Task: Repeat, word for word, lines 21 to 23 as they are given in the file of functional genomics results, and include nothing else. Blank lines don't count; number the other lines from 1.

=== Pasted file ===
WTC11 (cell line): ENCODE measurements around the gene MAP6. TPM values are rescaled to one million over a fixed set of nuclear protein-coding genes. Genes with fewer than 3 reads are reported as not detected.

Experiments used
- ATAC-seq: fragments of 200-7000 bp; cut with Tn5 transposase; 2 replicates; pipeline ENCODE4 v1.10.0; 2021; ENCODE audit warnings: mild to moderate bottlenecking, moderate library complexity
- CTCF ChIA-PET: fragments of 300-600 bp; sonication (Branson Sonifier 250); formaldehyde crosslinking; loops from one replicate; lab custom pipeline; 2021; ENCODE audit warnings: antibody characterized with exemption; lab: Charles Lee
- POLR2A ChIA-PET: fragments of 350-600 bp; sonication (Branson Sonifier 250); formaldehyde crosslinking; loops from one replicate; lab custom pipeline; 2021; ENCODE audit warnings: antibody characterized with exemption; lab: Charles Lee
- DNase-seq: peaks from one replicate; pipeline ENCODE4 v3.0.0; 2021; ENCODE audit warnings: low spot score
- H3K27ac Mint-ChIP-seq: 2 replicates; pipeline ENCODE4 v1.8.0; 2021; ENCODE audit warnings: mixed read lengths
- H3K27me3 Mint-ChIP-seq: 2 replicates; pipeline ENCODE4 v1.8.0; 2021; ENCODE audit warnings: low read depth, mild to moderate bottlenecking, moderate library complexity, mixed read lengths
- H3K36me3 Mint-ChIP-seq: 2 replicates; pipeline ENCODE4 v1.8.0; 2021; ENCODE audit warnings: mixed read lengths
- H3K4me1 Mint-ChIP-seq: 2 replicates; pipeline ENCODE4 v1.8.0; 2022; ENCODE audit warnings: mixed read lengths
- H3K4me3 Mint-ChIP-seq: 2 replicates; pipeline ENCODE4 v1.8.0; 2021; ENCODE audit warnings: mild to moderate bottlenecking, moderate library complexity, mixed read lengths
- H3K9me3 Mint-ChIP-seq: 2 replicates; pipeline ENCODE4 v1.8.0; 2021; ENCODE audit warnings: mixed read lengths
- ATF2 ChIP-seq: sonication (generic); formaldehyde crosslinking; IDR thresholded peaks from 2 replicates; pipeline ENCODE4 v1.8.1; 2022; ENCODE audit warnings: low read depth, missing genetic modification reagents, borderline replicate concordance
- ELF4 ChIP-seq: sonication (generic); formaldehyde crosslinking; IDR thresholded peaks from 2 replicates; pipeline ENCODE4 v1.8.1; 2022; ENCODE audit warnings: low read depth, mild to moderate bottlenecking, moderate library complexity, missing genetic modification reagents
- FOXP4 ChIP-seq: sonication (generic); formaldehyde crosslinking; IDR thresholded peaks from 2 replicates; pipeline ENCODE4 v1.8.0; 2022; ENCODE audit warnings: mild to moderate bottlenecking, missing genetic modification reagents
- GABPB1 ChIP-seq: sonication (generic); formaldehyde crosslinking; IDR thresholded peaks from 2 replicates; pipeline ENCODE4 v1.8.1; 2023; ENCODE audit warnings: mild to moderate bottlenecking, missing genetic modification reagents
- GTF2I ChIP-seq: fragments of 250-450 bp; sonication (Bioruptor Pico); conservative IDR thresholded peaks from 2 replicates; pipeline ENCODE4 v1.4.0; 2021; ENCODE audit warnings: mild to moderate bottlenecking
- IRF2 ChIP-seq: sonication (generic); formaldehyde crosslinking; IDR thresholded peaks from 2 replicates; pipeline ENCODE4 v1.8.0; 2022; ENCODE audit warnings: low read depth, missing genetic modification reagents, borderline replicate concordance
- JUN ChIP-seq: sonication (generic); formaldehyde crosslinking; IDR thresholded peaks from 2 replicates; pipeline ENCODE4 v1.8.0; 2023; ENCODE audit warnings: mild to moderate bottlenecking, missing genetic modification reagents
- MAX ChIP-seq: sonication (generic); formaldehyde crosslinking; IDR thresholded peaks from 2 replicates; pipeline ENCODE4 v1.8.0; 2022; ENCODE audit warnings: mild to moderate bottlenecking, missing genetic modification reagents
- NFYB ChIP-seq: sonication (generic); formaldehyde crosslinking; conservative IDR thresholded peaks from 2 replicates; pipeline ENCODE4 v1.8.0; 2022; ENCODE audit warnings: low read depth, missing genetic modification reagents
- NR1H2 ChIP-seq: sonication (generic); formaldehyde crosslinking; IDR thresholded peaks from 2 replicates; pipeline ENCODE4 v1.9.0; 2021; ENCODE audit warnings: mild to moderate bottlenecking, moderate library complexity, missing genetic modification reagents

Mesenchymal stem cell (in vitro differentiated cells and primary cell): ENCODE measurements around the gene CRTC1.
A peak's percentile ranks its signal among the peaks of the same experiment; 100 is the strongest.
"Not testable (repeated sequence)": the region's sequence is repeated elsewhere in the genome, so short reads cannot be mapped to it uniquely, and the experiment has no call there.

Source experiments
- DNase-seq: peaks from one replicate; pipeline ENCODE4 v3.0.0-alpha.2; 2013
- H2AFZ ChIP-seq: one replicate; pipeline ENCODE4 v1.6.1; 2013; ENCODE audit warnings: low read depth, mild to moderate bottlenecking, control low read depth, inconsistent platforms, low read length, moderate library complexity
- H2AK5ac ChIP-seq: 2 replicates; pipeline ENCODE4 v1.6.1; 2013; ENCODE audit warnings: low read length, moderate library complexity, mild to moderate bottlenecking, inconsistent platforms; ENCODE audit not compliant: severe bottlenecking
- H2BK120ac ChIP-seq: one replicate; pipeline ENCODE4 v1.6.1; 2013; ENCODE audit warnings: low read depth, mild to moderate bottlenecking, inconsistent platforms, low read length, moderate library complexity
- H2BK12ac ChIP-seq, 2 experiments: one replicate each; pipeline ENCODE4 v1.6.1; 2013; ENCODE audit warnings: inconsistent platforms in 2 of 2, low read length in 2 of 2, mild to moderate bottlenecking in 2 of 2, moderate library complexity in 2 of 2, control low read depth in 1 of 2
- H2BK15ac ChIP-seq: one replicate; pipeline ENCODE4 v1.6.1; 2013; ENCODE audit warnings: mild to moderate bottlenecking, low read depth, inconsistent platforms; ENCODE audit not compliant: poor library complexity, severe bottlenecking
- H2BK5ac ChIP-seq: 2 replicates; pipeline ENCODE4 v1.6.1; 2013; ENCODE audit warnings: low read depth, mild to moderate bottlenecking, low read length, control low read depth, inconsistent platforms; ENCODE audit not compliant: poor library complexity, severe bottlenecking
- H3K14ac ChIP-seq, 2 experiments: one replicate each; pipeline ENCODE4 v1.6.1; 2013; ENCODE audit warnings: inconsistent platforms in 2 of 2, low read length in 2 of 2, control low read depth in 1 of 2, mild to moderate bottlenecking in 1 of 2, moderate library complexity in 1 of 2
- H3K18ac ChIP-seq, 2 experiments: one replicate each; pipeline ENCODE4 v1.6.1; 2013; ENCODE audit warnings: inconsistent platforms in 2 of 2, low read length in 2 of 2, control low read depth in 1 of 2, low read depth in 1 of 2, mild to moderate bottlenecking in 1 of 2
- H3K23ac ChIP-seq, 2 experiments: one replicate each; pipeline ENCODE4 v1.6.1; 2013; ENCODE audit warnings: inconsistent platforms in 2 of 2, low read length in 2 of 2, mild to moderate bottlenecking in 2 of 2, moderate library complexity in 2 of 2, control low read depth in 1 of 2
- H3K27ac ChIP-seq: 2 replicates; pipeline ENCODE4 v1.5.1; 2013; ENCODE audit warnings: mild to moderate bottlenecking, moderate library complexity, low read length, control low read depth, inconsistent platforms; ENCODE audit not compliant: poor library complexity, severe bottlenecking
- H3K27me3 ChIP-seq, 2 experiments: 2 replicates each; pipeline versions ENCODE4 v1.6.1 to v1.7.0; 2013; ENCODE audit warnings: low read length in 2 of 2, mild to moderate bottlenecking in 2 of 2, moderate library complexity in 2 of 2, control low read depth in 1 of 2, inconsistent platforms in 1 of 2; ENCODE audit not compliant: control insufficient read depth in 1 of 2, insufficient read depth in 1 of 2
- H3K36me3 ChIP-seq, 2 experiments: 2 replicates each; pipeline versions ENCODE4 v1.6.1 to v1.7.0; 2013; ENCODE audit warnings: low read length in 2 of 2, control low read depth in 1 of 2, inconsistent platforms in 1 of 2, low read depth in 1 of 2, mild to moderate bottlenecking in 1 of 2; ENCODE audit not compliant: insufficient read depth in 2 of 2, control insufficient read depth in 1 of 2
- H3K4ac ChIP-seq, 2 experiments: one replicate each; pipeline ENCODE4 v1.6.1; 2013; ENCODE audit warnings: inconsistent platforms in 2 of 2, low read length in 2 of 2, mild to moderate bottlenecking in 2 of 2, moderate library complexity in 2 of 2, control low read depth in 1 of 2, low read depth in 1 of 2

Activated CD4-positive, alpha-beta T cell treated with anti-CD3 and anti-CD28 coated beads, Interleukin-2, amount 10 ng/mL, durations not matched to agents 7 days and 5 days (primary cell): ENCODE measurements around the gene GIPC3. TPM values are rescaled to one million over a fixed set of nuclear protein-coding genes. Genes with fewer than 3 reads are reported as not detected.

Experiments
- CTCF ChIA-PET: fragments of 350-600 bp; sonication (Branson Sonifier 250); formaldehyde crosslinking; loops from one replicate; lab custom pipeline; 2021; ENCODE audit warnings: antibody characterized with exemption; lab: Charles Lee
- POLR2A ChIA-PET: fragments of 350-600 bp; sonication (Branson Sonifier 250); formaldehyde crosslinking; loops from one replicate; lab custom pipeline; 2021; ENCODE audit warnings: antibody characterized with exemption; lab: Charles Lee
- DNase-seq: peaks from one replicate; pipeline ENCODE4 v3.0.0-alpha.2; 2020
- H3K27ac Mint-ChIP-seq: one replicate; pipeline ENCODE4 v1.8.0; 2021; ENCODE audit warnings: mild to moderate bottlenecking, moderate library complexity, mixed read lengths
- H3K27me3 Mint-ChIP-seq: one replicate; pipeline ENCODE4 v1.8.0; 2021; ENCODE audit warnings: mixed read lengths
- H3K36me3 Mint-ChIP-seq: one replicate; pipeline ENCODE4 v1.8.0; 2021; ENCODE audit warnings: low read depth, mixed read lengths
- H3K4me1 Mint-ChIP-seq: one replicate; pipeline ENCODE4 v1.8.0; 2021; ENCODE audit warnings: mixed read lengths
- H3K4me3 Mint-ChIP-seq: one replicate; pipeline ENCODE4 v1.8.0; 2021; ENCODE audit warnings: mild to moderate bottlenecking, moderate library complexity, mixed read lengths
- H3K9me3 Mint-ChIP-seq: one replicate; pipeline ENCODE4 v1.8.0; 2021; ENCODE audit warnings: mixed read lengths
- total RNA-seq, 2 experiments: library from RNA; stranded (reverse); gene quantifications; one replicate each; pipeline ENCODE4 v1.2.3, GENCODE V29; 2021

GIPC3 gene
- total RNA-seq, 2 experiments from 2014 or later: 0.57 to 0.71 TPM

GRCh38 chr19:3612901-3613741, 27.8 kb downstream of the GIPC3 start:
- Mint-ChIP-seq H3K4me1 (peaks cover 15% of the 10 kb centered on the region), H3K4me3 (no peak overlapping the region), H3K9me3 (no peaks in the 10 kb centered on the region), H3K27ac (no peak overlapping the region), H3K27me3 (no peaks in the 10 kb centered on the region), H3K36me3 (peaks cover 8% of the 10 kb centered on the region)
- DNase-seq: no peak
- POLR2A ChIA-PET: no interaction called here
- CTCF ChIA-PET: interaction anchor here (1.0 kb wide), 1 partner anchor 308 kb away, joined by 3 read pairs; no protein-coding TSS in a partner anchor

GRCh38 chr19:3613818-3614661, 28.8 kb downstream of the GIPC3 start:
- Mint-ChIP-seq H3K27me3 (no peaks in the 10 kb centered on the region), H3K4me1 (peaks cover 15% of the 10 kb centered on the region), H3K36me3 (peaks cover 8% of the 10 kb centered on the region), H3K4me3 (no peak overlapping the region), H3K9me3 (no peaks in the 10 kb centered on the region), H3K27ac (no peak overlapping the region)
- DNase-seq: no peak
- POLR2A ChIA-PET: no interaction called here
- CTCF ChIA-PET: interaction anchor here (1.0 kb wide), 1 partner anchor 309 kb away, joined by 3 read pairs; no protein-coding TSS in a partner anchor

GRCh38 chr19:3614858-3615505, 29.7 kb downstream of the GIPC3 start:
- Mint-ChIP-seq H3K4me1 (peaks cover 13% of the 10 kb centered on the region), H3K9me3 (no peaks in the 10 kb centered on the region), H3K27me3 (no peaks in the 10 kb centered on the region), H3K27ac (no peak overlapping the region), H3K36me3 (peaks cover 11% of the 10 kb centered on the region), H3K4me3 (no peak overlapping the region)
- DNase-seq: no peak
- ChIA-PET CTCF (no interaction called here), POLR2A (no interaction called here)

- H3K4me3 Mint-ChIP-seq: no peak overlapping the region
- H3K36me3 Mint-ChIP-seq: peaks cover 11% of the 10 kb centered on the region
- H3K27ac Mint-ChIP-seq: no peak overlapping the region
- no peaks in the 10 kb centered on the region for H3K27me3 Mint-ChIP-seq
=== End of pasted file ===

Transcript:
- NFYB ChIP-seq: sonication (generic); formaldehyde crosslinking; conservative IDR thresholded peaks from 2 replicates; pipeline ENCODE4 v1.8.0; 2022; ENCODE audit warnings: low read depth, missing genetic modification reagents
- NR1H2 ChIP-seq: sonication (generic); formaldehyde crosslinking; IDR thresholded peaks from 2 replicates; pipeline ENCODE4 v1.9.0; 2021; ENCODE audit warnings: mild to moderate bottlenecking, moderate library complexity, missing genetic modification reagents

Mesenchymal stem cell (in vitro differentiated cells and primary cell): ENCODE measurements around the gene CRTC1.